Danielle Zelna Alexander, Solo exhibition – Running Through Sand
Running Through Sand is the debut solo Show by Danielle Zelna Alexander with Eclectica Contemporary. It is a body of work layered both physically and metaphorically. It is a wondering through identity – what is seen, what is assumed, what is fixed and what needs fixing. Duality and double meaning ring through the exhibition, as Alexander sets up visual questions and moments for pause and reflection. It is within this pause that the viewer may find a sense of safety, security and calm, masking a set of ideas and thoughts which are slightly more tense, vulnerable and in some cases, sinister. Resonating through the work is a soft subtleness which is both nostalgic and dystopic.
Aesthetically, the paintings explore slow detail and the momentary. By paging through magazines and scrolling through social media, Alexander has drawn from aspects of pop culture and fashion iconography to relate the imagery back to a kind of classism of soft forms and tones. The works are made up of layers of influence, oils and imaginings that verge on abstractions but are still very descriptive.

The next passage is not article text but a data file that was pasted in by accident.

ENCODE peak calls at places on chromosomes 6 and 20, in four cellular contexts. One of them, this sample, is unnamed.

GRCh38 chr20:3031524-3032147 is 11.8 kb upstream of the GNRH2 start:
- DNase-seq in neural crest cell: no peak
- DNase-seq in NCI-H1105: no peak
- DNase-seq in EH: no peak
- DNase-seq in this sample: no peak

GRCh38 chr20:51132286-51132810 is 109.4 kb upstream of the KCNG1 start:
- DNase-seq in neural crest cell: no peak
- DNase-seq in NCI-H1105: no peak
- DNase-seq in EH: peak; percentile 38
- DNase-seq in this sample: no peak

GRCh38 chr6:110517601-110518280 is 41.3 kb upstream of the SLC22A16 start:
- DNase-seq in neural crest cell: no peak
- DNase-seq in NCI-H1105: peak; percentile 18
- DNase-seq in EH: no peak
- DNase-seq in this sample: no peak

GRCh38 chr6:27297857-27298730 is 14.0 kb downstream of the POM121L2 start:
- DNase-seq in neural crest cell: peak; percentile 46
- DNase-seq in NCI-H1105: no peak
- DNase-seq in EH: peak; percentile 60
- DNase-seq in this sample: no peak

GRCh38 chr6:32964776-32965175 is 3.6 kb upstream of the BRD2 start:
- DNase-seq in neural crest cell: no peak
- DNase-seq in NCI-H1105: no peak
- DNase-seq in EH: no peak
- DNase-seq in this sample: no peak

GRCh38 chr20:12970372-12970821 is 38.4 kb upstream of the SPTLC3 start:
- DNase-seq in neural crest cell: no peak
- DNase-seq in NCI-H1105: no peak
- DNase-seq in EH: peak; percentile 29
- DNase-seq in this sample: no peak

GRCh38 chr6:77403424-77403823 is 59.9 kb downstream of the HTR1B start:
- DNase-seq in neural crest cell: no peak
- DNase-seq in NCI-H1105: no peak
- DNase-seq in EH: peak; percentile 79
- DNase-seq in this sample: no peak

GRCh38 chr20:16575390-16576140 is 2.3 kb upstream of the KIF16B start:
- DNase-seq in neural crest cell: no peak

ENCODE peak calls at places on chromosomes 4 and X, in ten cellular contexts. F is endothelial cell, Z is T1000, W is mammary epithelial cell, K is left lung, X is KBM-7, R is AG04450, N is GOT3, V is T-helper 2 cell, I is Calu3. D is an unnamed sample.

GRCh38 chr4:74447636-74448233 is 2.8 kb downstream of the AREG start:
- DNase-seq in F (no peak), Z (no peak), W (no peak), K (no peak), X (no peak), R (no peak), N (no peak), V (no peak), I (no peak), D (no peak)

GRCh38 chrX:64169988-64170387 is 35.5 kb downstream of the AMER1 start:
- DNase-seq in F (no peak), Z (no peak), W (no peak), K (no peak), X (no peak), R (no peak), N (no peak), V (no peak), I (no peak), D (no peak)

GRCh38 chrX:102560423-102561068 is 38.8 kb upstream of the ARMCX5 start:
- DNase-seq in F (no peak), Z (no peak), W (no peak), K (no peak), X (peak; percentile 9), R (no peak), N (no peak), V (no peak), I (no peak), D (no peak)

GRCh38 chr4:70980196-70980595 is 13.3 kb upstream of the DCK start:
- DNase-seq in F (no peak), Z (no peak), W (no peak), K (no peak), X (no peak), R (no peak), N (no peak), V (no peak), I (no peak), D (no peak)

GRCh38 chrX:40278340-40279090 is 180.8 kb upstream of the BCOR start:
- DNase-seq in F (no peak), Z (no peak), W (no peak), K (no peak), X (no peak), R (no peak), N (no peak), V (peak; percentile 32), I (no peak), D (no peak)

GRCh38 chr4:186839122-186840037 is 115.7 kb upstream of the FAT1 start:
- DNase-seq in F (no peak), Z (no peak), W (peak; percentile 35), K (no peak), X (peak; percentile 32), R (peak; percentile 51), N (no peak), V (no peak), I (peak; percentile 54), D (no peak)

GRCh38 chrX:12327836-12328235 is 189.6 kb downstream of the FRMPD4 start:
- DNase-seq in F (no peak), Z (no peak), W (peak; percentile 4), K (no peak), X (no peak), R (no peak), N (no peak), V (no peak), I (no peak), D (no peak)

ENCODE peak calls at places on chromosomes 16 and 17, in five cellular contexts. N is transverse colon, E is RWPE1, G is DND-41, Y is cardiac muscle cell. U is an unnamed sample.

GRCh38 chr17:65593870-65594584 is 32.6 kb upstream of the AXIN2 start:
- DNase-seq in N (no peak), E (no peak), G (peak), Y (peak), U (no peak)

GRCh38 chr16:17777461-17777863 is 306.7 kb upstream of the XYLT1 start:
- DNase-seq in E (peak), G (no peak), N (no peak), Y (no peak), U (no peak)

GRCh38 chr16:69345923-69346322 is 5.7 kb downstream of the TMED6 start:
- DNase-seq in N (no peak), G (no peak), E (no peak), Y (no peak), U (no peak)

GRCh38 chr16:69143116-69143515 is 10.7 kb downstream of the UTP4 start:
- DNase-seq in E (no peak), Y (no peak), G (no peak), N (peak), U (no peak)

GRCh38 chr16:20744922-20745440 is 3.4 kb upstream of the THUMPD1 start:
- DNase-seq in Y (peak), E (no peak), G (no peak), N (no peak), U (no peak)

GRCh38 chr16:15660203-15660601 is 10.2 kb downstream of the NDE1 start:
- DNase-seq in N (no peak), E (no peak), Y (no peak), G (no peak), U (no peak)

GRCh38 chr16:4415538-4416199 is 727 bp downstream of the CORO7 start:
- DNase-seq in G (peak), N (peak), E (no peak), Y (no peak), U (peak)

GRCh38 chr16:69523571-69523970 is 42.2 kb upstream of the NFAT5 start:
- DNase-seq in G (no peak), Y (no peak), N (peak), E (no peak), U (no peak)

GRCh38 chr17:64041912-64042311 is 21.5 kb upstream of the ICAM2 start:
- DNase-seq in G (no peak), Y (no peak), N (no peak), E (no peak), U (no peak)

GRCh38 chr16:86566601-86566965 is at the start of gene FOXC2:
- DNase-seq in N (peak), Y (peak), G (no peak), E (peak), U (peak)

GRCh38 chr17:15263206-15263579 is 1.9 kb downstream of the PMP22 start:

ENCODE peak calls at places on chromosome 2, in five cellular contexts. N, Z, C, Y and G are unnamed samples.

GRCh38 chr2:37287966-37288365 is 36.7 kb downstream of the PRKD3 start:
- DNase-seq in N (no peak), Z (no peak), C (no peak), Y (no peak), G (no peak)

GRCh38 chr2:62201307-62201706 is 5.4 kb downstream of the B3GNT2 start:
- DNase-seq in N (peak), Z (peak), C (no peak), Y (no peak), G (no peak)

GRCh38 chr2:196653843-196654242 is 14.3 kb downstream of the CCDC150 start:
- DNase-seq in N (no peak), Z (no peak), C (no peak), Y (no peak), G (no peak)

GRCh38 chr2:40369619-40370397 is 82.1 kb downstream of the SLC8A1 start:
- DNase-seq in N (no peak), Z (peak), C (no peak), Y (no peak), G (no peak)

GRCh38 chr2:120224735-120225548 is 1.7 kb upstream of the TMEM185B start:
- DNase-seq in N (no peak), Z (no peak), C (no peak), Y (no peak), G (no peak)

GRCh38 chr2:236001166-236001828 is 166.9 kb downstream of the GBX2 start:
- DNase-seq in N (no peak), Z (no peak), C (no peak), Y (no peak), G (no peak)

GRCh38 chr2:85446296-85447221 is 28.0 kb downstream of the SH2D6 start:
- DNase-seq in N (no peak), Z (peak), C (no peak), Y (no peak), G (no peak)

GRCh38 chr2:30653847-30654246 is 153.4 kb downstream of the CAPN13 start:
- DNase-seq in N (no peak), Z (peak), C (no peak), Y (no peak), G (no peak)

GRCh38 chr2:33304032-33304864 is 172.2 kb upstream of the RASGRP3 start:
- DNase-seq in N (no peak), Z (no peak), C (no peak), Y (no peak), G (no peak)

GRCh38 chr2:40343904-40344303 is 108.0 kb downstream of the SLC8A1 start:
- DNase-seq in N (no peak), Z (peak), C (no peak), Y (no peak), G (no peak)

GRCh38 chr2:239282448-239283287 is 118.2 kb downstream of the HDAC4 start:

Using images quickly captured with a cell phone camera, Alexander enacts a kind of care and focus by translating such a quick image into a painstaking oil painting, imbued with layers of time, chemicals and colours. When working with plaster there is a different kind of interaction which also requires intent, planning and concentration because the materials dry very quickly. In this way, the process is inverted – where thinking and planning comes first, requiring certainty before setting out to make, as opposed to the quick click of a camera first before the meditative working of oil on canvas.
Running Through Sand is reminiscent of home, both safe and warm but containing the danger of comfort leading to complacency. The pieces are evident of grappling with these stances of being held and feeling secure and the realisation of needing to push beyond ease to recognise possibilities. Coming at a time in the artists life of progression and adjustment, the exhibition asks for a space of thought, consideration and patience while pushing viewers to piece together recognisable moments alongside musings of relatable existential conundrums.